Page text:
Volume XVIII | Issue 2 | Spring 2018
Cover Story

When a child’s needs are not met, consequences can last a lifetime

Teachers see it all too often: a young child melting down and reacting inappropriately — even violently — to everyday occurrences such as being told to put his or her toy away.

Some would see the episode as a result of the child making bad choices, and opt for punishment. Mental health specialists see it differently — as a matter of brain chemistry that requires outside intervention for the entire family.

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Community Vitality is published twice a year (in a printed format and online) for community leaders by The Ford Family Foundation.

Anne Kubisch, President; Nora Vitz Harrison, Editor; Megan Monson, Assistant Editor.

The purposes of this publication are to share information about building communities; to encourage individual development; to increase awareness of resources; and to share success stories. Please help us make this publication a valuable resource by sharing your comments or ideas. The views expressed by the authors in bylined articles are not necessarily the views of the Foundation.

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Focus on infant and child mental health

Teachers see it all too often: a young child melting down and reacting inappropriately — even violently — to everyday occurrences such as being told to put his or her toy away. Some would see the...  Read More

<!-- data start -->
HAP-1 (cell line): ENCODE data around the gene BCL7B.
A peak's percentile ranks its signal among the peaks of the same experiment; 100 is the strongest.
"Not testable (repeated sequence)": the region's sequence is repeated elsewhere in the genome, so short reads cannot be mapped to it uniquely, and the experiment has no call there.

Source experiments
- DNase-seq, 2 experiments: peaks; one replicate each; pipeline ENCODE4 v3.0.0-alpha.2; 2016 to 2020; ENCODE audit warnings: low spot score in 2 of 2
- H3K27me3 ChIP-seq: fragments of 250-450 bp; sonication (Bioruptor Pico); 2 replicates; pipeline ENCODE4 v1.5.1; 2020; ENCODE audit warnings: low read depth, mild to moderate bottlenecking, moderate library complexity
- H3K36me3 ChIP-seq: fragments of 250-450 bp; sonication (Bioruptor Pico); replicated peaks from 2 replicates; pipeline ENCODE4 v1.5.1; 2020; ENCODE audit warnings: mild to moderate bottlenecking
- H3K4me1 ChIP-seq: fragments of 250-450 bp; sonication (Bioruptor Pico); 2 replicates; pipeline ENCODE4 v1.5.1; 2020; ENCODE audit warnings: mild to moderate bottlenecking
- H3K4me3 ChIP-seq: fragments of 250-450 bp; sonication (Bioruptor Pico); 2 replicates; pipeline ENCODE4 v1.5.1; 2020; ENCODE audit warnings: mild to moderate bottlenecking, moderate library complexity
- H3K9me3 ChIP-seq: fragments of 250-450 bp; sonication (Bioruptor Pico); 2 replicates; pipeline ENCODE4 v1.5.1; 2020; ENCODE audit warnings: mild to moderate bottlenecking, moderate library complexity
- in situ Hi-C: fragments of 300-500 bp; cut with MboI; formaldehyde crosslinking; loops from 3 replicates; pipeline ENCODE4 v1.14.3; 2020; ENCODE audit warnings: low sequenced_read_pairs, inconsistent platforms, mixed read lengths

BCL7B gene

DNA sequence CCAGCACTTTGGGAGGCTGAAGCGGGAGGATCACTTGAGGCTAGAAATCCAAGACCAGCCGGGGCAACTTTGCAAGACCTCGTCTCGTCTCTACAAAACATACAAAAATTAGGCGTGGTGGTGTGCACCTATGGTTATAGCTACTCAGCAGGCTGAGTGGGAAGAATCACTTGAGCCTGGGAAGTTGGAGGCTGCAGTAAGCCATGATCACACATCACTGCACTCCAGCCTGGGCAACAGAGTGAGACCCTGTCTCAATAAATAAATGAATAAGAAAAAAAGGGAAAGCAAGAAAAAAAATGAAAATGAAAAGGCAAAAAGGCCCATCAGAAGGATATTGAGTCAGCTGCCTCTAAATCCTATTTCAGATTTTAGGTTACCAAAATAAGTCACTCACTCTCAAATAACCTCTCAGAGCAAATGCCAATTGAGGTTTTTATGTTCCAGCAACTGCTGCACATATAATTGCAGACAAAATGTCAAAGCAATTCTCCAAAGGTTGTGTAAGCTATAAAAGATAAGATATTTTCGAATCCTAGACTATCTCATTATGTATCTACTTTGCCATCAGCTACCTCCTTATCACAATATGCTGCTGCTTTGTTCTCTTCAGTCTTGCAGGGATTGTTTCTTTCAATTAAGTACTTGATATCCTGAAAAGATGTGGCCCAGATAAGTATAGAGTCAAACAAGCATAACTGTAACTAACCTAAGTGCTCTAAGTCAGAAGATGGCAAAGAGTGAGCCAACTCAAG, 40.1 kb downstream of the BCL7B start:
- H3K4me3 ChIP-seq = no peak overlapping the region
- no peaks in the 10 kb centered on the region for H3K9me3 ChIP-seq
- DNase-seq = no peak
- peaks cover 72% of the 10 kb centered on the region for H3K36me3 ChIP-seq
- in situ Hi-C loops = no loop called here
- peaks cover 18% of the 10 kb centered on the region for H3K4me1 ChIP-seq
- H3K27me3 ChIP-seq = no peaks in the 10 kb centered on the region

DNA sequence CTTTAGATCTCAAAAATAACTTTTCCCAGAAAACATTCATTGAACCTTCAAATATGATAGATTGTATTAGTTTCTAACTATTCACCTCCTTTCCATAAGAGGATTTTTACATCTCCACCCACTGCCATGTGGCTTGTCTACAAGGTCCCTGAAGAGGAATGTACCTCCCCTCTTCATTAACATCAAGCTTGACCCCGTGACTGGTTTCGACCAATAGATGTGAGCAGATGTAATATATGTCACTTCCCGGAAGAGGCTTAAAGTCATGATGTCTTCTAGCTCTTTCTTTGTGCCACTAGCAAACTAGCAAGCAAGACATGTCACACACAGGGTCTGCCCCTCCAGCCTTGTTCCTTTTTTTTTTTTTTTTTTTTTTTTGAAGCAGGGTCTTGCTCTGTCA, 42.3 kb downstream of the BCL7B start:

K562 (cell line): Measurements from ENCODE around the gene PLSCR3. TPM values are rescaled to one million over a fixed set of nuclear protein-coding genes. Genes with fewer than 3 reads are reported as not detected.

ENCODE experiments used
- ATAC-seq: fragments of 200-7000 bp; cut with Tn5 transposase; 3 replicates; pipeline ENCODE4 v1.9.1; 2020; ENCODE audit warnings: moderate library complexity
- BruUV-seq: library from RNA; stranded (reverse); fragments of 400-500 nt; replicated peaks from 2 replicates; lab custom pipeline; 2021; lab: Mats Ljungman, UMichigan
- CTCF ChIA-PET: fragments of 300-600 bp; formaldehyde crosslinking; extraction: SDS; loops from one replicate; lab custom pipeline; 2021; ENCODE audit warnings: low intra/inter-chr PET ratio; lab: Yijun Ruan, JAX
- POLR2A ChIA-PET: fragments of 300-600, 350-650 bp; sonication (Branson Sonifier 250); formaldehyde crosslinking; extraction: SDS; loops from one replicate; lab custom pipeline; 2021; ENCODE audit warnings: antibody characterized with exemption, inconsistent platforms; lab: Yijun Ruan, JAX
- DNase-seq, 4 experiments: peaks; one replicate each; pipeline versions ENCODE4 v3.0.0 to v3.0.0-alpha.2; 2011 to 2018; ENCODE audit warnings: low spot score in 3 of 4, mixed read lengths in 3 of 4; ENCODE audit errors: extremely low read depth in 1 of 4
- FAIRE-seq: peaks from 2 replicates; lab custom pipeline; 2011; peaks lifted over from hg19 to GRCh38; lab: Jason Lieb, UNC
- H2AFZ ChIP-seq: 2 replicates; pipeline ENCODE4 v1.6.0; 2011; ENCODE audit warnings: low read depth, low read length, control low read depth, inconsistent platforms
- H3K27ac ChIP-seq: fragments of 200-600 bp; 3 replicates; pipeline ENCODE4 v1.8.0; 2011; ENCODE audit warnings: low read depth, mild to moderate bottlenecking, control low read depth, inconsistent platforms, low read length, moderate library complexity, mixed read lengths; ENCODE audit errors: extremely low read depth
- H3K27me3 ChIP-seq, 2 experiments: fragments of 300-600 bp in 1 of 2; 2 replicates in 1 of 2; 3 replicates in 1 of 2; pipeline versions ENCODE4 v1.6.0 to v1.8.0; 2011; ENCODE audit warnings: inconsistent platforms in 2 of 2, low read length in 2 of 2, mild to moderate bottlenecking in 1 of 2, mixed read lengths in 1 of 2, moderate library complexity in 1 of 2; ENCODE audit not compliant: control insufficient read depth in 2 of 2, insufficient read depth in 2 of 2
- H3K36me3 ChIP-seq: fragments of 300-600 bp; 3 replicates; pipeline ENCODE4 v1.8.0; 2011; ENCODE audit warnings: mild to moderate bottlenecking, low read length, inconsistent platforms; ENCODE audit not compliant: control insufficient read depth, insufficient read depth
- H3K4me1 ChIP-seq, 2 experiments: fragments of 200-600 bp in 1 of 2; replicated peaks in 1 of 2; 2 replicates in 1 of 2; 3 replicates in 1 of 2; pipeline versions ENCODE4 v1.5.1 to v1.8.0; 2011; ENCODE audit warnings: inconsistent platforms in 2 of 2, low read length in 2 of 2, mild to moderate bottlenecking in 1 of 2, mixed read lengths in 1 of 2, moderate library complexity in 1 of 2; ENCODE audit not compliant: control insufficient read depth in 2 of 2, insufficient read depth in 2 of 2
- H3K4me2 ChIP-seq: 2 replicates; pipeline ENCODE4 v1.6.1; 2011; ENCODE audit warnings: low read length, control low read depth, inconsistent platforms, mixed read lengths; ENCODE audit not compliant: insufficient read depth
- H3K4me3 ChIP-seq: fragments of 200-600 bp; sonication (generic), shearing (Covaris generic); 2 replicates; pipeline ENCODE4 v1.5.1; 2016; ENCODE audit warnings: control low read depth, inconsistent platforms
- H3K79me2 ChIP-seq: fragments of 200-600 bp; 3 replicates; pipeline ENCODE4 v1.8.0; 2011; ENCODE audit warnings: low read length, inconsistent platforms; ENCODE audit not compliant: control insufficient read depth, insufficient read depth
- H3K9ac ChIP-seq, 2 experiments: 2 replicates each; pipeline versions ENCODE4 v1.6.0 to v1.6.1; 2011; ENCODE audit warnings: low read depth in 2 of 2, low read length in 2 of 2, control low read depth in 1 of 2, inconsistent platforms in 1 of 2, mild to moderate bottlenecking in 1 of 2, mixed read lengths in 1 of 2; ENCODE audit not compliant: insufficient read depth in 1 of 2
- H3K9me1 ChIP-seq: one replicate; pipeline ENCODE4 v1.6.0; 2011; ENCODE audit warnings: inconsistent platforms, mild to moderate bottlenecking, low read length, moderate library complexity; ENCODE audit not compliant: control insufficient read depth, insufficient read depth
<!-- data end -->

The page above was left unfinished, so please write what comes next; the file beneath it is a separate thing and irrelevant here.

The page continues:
Credentialing system for rural professionals

Oregon recently joined 25 other states in offering an infant mental health endorsement for professionals. The certification is funded in part by Oregon Health Authority’s Maternal and Child Health...  Read More

Educational leadership

When The Ford Family Foundation offered county school district superintendents the use of its conference center for their monthly meeting, Michael Lasher eagerly accepted.  “It was a new venue for...  Read More

Career follows a roundabout path

Judy Cornish was a divorced mother of three children and an immigrant from Canada when a friend talked her into registering for community college in Coos Bay.  “I had just gotten out of an abusive...  Read More

Art show spotlights Oregon

Nine Oregon artists got a delicious bite of the Big Apple recently, with an Oregon-only exhibition of their work at New York’s CANADA gallery. It is the first time an exhibition consisting solely of...  Read More

Catalog of D.E. May art published

The Ford Family Foundation has supported the publication of numerous catalogs since the inception of the Visual Arts program in 2010. “Most catalogs are produced in association with a specific...  Read More

Happy Camp: Builds on rich history

Happy Camp, California, is a remote community of about 1,200 people, nestled at the base of the Marble Mountains on the banks of the Klamath River. The nearest population centers are Yreka, about 70...  Read More

Oregon Student Success Center

College can be a daunting experience. It is especially challenging for rural youth, who may be entering an unknown environment unprepared. Many rural youth are first-generation college students who...  Read More

Shifting the focus to rural

Economic development is not a one-size-fits-all approach. Rural areas in particular face challenges and situations not replicated in urban areas, but even within those regions, needs are different...  Read More

Childhood adversities

Readers are immediately drawn into Dr. Nadine Burke Harris’s new book, The Deepest Well, with a compelling account of a 43-year-old man who is suffering a stroke. He’s young and healthy, and doctors...  Read More

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